I am interested in singular moments of consequence, turning points and their aftermath: the “just then” of life, the wild card, the unexpected. Small moments, seemingly insignificant, yet ultimately relevant, are particularly intriguing to me.
Poetic sources often initiate my process, helping me to define the resonance of a moment - that which is ludicrous, and that which is unbearable. Consider one bird from the lost lands of e.e.cummings, the footloose elegy of Carl Sandburg, the female perspective of the confessional Ann Sexton.
The content of my work struggles with perception, how it changes over time, and how bits and pieces conspire to formulate a sense of what may or may not have really happened. My surfaces, abstractions, and disparate objects are meant to act like puzzle pieces hinting at something familiar, but not easily read. I aim to create an atmosphere or “landscape” that is purposefully vague, attempting to explore the vulnerability of cognition and memory, and the unpredictable nature of circumstance.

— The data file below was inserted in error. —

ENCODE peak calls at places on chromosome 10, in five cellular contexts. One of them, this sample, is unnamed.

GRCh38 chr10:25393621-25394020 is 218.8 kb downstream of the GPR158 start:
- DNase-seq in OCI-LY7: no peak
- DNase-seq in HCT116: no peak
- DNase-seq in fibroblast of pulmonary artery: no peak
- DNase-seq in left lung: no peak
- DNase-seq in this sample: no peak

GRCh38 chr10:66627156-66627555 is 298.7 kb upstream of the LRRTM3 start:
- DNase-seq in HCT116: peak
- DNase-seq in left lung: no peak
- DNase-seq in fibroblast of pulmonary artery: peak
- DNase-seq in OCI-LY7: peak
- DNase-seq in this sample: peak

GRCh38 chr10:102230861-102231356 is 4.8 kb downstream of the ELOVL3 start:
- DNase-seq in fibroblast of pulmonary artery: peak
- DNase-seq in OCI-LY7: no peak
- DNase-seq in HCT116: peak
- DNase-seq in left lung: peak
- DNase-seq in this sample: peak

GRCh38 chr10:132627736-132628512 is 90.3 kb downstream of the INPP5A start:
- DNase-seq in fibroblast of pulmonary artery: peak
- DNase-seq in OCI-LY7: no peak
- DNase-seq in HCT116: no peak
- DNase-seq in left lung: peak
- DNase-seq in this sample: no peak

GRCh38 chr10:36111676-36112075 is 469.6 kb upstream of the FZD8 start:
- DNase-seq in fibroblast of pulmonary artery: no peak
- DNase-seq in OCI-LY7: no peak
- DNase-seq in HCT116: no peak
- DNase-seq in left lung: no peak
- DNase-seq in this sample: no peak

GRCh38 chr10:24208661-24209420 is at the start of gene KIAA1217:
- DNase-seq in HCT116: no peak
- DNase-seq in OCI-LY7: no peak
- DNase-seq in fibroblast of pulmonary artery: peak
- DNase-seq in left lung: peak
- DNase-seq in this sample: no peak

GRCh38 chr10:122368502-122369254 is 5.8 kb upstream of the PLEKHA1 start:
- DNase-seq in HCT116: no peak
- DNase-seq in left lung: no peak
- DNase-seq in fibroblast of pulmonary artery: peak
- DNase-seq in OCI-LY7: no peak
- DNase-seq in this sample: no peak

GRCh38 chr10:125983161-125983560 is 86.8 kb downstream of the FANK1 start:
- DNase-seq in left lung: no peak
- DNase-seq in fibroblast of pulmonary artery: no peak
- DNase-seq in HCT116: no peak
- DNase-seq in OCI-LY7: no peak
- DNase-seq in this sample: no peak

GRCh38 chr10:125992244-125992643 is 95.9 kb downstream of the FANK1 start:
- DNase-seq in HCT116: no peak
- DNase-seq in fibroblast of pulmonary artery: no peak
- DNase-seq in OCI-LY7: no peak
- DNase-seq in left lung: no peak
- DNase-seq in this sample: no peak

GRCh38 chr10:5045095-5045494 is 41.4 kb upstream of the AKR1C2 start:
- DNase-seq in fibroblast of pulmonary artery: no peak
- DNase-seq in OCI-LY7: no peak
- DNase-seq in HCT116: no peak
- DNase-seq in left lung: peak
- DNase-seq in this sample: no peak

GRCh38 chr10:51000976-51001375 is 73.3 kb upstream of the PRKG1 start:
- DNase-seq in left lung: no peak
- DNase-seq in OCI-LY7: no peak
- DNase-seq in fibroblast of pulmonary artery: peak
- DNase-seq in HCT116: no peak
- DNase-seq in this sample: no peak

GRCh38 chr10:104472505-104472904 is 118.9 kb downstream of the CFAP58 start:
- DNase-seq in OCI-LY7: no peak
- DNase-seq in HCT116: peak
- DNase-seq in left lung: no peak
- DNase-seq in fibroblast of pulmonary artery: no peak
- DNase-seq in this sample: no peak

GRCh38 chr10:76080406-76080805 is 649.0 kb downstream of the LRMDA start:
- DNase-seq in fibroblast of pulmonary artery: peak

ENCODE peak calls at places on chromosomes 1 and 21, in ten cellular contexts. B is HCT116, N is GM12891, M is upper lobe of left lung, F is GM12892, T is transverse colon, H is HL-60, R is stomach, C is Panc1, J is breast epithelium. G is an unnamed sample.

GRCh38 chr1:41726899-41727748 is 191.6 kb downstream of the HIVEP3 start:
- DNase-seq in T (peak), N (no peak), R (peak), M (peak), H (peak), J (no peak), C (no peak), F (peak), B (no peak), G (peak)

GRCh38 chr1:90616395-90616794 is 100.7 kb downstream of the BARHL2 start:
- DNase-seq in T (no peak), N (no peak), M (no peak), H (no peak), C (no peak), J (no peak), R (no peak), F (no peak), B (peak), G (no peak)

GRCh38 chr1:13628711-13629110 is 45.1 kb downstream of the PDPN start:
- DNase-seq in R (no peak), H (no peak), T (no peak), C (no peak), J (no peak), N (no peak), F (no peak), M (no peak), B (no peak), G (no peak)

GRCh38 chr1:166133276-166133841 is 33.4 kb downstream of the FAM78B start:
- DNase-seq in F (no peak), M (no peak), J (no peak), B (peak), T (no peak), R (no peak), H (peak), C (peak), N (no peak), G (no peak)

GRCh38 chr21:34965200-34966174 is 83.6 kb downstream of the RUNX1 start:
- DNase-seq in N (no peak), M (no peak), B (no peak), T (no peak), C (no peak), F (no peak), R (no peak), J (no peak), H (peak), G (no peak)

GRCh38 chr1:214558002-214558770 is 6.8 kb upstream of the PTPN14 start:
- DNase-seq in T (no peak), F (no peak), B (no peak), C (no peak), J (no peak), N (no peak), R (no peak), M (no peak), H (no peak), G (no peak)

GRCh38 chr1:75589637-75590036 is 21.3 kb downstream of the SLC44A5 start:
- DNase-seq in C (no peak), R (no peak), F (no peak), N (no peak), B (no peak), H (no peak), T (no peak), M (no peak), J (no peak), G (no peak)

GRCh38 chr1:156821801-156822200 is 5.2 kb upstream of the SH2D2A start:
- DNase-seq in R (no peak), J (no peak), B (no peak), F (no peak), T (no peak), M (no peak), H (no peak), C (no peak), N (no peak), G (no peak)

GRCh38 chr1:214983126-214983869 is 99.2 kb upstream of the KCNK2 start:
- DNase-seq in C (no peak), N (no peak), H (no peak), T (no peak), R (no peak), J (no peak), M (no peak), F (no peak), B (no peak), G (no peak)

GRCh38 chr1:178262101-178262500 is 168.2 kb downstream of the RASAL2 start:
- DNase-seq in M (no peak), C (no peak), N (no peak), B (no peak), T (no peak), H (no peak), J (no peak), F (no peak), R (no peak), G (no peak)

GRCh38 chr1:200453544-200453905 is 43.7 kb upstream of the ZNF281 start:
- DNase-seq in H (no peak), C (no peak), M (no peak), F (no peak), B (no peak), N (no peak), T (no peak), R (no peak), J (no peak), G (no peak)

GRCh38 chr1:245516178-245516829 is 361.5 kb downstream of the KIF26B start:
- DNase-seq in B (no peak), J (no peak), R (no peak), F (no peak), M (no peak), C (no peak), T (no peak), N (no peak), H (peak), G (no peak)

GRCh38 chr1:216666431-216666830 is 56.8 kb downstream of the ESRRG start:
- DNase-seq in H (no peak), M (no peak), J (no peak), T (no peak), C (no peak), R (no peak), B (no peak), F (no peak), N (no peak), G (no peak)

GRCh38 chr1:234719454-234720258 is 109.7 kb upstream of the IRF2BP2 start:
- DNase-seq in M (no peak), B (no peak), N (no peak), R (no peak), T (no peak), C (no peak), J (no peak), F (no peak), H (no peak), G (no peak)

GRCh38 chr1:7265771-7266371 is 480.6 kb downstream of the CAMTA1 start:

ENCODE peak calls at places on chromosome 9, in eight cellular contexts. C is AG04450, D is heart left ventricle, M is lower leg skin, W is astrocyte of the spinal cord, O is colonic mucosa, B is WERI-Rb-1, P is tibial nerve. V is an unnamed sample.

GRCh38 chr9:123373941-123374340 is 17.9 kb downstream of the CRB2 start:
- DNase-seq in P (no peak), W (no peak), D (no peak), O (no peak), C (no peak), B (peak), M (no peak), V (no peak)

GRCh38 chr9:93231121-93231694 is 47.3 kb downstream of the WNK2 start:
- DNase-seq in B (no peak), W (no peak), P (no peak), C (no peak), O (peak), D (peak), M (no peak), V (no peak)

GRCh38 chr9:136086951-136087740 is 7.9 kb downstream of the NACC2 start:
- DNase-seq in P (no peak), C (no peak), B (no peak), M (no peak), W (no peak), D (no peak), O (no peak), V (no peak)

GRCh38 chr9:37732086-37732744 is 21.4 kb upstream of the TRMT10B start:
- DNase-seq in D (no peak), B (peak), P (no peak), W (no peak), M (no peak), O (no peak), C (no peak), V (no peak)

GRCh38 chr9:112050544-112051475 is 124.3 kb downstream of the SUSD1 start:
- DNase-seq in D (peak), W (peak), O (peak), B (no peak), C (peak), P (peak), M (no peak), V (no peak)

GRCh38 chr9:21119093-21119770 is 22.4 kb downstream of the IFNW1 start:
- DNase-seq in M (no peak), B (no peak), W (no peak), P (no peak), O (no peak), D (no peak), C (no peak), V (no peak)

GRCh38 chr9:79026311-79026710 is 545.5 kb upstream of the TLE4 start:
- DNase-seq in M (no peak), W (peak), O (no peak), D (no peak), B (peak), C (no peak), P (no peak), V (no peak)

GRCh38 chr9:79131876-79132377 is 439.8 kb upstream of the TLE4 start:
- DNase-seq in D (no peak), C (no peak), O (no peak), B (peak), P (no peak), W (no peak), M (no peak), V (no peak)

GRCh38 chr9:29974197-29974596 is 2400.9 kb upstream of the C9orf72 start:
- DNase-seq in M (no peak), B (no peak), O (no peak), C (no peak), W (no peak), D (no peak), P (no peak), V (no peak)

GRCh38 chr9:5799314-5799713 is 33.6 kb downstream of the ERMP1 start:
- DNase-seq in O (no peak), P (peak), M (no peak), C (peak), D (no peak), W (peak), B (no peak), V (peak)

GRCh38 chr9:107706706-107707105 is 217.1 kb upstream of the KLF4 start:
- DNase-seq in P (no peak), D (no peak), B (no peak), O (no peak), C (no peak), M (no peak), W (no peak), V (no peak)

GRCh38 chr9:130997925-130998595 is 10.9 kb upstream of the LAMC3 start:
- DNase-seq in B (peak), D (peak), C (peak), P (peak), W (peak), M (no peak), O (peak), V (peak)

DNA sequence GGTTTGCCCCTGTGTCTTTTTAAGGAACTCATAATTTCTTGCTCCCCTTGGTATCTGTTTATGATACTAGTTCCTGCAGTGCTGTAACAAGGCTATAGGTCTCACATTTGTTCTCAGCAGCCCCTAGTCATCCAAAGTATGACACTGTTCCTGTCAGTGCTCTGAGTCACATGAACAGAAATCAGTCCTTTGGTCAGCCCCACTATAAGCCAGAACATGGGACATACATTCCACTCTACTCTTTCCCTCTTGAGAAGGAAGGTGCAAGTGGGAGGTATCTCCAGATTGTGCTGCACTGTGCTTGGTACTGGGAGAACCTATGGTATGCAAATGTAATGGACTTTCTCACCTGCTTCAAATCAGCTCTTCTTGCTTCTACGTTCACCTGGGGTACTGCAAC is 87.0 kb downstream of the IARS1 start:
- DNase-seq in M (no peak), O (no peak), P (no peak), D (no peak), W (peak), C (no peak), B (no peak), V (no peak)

Virginia Woolf said, “Arrange whatever pieces come your way”. Unexplainable outcomes, bad luck, spilt milk, the deal-breaker, the “what if”, the epiphany, and the way these things are viewed and remembered, write my imagery. They define my superstitions.